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Redmap's most amazing marine sightings

The Redmap Team, 22 Dec 2016.

A tropical manta ray in chilly Tasmania, a rare seahorse in New South Wales and a very happy Queensland fisherman  --  just a few of the amazing photos shared by Redmap members. Check out the top marine sightings as judged by the Redmap Team around Australia.

Redmap's favourite sightings (in no set order):

1.  A manta ray in Tasmania!

The manta ray above was logged in northern Tasmania by fisherman Leo Miller and made media headlines for straying so far south from its usual home in warm, tropical waters! 

“It’s the most southern sighting of Manta birostris ever recorded,” says Redmap founder Assoc Prof Gretta Pecl from the Institute for Marine and Antarctic Studies (IMAS) in Hobart.

The unusual sighting captured the public’s imagination and raised awareness of Redmap. 

“It shows how anyone and everyone can help track and understand changes taking place in our natural world,” Gretta says.

2. What a great seahorse!

“What a beauty!” says Redmap NSW coordinator Dr Troy Gaston about this sighting of a great seahorse (Hippocampus kelloggi).  The rarely-seen seahorse was photographed in Botany Bay, Sydney, by diver Andrew Trevor-Jones. 

"The great seahorse is listed as data deficient by the IUCN [International Union for Conservation of Nature] and we need more information about it,” Troy says. 

This must be an especially great seahorse because Redmap's NSW verifying scientist Dr David Harasti also judged it his favourite  sighting - independent of Troy! 

"The great seahorse is in decline worldwide," says Dr Harasti, a marine biologist at the NSW Department of Industry. "This sighting is the most southern record of the species ever being recorded."

3. Beautiful photography

Diver Georgia Poyner photographed this green turtle (Chelonia mydas) in Narooma NSW. It’s a favourite of IMAS and Redmap data manager Peter Walsh.  Peter is also a photographer and appreciates how the image captures the underwater world; the light, stillness and colours of the seafloor.

Little is known about the distribution of green turtles so Redmap asks for any sightings around Australia to learn more about their movements.

4. The amazing bluefin trevally

“Bluefin trevally have it all: spectacular looks, they are aggressive and smart predators, often hunting in packs, and usually live in very pretty places,” says Redmap verifying scientist and IMAS researcher Dr Rick Stuart-Smith.

Clearly a favourite sighting then.

The bluefin trevally (Caranx melampygus) above was logged near Perth by Redmap member Radek Dolecki.  

Bluefin trevally live in the clear water coral reefs of the Indo-Pacific usually found offshore or associated with islands. This tropical species is not a regular visitor to temperate waters and is not usually found in habitats like in this sighting north of Perth.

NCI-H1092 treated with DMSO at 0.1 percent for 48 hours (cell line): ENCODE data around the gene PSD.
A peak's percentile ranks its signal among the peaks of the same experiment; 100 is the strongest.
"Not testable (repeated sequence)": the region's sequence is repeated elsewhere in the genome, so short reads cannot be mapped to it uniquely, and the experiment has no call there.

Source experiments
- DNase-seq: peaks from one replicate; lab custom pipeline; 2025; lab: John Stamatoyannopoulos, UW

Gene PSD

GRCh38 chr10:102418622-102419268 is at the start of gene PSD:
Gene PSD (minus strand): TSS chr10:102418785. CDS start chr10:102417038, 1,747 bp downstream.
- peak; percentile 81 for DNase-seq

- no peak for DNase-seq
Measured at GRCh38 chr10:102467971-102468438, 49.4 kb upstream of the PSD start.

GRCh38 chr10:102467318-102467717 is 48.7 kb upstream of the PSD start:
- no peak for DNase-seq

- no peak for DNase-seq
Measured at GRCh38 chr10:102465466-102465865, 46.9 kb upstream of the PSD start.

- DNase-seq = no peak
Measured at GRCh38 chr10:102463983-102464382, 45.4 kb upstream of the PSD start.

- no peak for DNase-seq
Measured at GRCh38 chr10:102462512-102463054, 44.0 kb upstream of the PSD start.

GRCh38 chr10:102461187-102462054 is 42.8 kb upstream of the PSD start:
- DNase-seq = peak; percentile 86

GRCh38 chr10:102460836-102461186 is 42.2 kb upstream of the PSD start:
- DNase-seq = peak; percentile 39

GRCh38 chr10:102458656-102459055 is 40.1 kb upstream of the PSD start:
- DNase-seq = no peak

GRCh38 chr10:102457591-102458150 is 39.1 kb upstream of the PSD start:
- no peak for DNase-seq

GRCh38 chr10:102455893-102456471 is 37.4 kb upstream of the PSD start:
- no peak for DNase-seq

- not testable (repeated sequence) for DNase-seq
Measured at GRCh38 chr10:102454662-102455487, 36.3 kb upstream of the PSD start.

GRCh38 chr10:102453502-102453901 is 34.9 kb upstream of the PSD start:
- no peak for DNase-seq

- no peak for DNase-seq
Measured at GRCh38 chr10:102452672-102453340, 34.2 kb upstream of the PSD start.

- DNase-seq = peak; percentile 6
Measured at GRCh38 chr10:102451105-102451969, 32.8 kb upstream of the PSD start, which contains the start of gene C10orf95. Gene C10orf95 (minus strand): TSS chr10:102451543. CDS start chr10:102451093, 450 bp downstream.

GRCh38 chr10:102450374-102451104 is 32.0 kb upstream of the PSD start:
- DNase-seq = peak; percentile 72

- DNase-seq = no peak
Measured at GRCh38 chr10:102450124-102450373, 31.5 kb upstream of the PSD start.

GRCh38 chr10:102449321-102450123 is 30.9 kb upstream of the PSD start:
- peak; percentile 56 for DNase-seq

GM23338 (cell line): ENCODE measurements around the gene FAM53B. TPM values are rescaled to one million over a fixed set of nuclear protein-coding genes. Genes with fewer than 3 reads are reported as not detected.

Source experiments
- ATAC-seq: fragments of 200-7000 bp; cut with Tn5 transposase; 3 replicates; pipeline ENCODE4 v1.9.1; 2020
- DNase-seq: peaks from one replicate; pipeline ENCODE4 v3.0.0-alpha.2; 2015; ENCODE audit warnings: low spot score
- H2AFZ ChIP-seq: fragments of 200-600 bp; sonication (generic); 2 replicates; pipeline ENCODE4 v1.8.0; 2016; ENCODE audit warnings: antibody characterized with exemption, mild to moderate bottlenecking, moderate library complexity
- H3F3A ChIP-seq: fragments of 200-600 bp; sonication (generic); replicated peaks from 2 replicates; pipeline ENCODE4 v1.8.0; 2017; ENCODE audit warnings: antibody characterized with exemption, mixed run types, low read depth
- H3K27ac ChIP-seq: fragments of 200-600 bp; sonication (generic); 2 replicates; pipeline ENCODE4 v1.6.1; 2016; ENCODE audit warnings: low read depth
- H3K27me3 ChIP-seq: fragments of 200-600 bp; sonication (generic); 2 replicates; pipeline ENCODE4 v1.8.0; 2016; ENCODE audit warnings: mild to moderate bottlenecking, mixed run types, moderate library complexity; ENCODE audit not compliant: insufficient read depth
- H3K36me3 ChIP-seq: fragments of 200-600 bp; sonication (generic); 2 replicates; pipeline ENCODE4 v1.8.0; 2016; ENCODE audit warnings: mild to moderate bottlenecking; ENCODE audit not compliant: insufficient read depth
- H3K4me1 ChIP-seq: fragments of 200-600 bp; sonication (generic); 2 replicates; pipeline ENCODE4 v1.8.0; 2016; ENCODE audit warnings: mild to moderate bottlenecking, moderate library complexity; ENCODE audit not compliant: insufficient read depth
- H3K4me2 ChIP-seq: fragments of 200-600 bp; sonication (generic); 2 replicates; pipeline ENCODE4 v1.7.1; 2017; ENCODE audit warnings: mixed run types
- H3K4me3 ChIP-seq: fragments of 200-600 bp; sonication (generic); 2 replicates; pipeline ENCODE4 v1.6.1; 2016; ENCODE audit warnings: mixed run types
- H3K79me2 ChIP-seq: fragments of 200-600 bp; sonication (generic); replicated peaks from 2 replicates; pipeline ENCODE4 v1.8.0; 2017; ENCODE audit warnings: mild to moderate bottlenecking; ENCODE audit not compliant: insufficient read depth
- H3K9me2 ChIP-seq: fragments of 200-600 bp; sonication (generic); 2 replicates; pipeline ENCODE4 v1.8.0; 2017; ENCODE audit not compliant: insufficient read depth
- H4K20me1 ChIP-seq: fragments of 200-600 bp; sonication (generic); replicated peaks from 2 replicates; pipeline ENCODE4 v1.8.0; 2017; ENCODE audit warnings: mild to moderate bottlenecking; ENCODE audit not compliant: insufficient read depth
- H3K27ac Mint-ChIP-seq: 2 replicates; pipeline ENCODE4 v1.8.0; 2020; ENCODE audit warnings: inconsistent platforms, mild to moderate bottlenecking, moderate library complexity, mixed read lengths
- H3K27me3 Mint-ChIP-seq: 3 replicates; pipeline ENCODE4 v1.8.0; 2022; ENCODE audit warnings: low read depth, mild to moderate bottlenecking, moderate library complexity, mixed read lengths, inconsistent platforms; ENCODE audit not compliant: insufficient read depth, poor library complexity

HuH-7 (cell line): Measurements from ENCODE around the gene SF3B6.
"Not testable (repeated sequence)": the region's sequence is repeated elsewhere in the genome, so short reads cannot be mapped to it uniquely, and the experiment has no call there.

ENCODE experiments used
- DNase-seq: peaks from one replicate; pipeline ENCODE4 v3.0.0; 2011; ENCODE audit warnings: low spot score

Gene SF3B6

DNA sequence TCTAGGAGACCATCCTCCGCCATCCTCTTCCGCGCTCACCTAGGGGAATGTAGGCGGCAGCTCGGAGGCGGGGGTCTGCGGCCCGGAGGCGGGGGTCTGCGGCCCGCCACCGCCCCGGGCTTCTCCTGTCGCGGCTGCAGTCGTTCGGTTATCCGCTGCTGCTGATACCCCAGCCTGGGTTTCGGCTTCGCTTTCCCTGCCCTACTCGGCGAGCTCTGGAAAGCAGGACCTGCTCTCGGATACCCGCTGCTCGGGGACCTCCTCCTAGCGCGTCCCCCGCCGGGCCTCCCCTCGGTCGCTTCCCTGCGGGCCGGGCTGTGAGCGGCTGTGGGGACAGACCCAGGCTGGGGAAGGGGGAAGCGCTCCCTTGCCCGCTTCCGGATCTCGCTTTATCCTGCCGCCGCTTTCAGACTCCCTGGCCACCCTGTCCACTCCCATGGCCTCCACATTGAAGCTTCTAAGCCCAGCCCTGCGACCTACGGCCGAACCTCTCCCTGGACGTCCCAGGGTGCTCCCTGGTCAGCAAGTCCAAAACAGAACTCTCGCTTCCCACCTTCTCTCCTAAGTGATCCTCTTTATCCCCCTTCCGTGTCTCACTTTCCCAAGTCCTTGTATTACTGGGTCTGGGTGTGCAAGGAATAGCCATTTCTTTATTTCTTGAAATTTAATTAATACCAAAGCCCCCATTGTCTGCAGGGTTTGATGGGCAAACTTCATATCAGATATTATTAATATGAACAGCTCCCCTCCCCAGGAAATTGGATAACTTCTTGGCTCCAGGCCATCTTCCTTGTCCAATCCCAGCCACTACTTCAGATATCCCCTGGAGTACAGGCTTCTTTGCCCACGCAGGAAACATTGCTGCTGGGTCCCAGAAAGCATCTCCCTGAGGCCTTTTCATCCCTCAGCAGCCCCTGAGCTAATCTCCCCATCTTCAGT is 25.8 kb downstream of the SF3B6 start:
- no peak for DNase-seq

“So it's a very unusual sighting of an amazing fish,” Rick says.

5. Try to look at this photo and NOT smile. Go on… 

“Redmap is as much about our members as their marine sightings,” says Redmap communications officer Yvette Barry. “And this is one very happy Redmap member!” 

Andrew Boughton, pictured above, caught a red emperor (Lutjanus sebae) off the Gold Coast in Queensland. This fish is within its usual home range -- but it was worth adding as a favourite sighting just to showcase that emperor of a grin! 

Redmap asks for red emperor sightings anywhere in New South Wales and south of Shark Bay, Western Australia.

6. On holidays down south?

The Indo-Pacific sergeant (Abudefduf vaigensis) is a favourite of Redmap WA’s Dr Gary Jackson from the Western Australian Department of Fisheries.  Gary became fond of this fish species after swimming with them in Bali. 

Redmap member Kate Wolny photographed the sighting pictured above near Yallingup, west of Busselton WA - quite far from its preferred tropical waters! 

“It might be the furthest south this species has ever been sighted,” says Gary.  “Abudefduf species have been regularly spotted around Rottnest and further south of Perth particularly since the marine heatwave in 2010/2011.  They come down from places further north - like the Houtman Abrolhos islands - as eggs and larvae transported on the Leeuwin Current.”

7. The amberjack that excited fishers

Online fishing forums were abuzz over this amberjack (Seriola dumerili) photo by Ron Walker in northeast Tasmania. 

“It was the only verified record of this species in Tasmania,” explains Redmap coordinator Dr Jemina Stuart-Smith, “and over 200km south of previous reports.”  

It became Jemina’s favourite Redmap sighting after she seized the opportunity to work with the world’s leading expert in Carangids [the amberjack’s fish family] over at the Florida Museum of Natural History to correctly identify the fish. 

8. Most southern sighting of a blue angelfish

This sighting of a blue angelfish (Pomacanthus semicirculatus) is both beautiful and special – and another favourite of the Redmap Team. 

It was photographed by diver Alexandra Hoschke south of Perth, WA, which is a fair way from its usual marine postcode above the Houtman Abrolhos islands (north of Geraldton).

“This is the first record of this species south of the Houtman Abrolhos that I know of,” says Redmap verifying scientist Glenn Moore from the WA Museum.

Redmap extends a warm thank you to the hundreds of people who log sightings on the Redmap app and website. More community observations like the top 8 sightings above will help track if warmer-water fish are surviving further south over time (especially over the cooler winter months) or whether they are just transient visitors into a region.

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